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Nicklaus Companies LLC v. Bryan Hepler Golf LLC

United States District Court, D. Arizona

March 15, 2019

Nicklaus Companies LLC, Plaintiff,
v.
Bryan Hepler Golf LLC, Defendant.

          ORDER

          HONORABLE ROSLYN O. SILVER SENIOR UNITED STATES DISTRICT JUDGE

         Plaintiff Nicklaus Companies, LLC, alleges Defendant Bryan Hepler Golf, LLC, d/b/a Tathata Golf, used Plaintiff's trademarks along with photographs and depictions of Jack Nicklaus on Defendant's website and in videos Defendant posted to social media sites. Defendant did not have permission to do so, prompting Plaintiff to file the present suit. The complaint contains six claims for relief: copyright infringement, “violation of right of publicity, ” “false endorsement under § 43(a) of the Lanham Act, ” federal trademark infringement, federal unfair competition, and state unfair competition. (Doc. 1).

         After filing the complaint Plaintiff attempted to serve Defendant's statutory agent but was informed Defendant was no longer located at the address listed in the relevant records. Plaintiff then completed service of process pursuant to A.R.S. § 29-606(B) which allows for service of process on the Arizona Corporation Commission when a “limited liability company fails to appoint or maintain a statutory agent at the address shown on the records of the commission.” That service was completed on July 18, 2018. (Doc. 9-1 at 2). Defendant did not respond to the complaint. On October 16, 2018, the Clerk of Court entered Defendant's default. Plaintiff now seeks entry of default judgment.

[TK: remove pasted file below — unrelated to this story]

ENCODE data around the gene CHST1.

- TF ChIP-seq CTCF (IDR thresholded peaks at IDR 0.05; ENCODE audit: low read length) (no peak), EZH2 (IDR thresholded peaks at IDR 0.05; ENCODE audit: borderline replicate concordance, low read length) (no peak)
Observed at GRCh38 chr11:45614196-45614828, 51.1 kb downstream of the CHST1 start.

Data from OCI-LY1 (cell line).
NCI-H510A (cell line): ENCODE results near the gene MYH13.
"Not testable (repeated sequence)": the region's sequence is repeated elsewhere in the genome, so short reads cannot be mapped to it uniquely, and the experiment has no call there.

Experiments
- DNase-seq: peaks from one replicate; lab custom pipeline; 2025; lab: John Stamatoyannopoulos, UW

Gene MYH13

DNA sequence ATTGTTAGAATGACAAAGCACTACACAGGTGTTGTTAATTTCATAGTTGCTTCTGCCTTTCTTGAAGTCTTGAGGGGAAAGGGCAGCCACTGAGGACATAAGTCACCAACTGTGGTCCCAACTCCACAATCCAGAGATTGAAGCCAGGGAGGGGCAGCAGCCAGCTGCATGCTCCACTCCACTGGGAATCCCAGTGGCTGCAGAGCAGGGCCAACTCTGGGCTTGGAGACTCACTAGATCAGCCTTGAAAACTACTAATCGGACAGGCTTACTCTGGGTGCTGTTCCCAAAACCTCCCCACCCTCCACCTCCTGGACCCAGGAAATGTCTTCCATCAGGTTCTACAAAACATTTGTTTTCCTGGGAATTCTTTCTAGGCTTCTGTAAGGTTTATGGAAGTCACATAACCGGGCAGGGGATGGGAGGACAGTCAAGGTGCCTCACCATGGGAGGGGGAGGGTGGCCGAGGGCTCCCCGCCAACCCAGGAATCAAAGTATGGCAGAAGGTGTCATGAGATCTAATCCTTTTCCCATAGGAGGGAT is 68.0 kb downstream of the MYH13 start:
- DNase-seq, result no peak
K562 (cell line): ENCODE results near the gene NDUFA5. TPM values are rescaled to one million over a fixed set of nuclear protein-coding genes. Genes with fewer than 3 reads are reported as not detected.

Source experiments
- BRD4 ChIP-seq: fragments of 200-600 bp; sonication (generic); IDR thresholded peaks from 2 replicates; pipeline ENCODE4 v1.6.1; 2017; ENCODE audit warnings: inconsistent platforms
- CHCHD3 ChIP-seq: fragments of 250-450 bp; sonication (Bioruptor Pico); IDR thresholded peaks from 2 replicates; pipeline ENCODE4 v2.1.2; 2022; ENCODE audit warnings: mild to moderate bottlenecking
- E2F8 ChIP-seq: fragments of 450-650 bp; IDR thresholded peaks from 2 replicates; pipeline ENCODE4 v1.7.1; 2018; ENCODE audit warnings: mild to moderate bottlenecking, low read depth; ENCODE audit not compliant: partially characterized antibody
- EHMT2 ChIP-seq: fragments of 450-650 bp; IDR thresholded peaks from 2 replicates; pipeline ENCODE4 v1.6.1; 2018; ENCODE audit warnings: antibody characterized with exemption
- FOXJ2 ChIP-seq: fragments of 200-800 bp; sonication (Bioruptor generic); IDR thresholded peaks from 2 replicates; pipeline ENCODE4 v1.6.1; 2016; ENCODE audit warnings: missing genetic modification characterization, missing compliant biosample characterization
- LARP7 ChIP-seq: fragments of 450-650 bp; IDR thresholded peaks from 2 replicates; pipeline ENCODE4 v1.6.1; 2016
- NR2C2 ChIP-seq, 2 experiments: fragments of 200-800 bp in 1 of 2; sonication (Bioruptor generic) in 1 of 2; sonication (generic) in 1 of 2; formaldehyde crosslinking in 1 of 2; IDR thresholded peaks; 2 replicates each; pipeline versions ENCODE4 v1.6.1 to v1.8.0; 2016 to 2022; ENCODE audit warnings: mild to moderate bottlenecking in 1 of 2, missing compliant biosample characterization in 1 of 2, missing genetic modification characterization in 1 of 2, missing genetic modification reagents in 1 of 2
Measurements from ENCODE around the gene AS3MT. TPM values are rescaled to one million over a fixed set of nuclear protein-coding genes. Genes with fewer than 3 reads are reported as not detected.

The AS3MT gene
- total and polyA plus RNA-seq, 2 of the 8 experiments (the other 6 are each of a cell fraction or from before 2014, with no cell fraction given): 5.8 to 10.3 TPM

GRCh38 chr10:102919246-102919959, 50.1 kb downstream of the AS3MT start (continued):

Having reviewed the complaint and the motion for default judgment, the relevant factors support entry of default judgment. See NewGen, LLC v. Safe Cig, LLC, 840 F.3d 606, 616 (9th Cir. 2016) (listing factors for court to assess when entering default judgment). In brief, Plaintiff will suffer prejudice if default is not entered because it has no other avenue for relief, Plaintiff's complaint states meritorious claims for relief, there is no indication of factual disputes regarding the material facts, and there is no indication Defendant's failure to appear is the result of excusable neglect. Id. The preference for resolving cases on their merits and the amount of money at stake do not outweigh these other considerations.

         Plaintiff seeks an award of $150, 000 in statutory damages. Defendant's failure to respond to the complaint means it is impossible for Plaintiff to prove actual damages. See Microsoft Corp. v. Nop, 549 F.Supp.2d 1233, 1238 (E.D. Cal. 2008) (“[S]tatutory damages are appropriate in default judgment cases because the information needed to prove actual damages is within the infringers' control and is not disclosed.”). In addition, Defendant's actions were willful. In such circumstances, and in light of the valuable intellectual property rights at issue, $150, 000 is an appropriate award.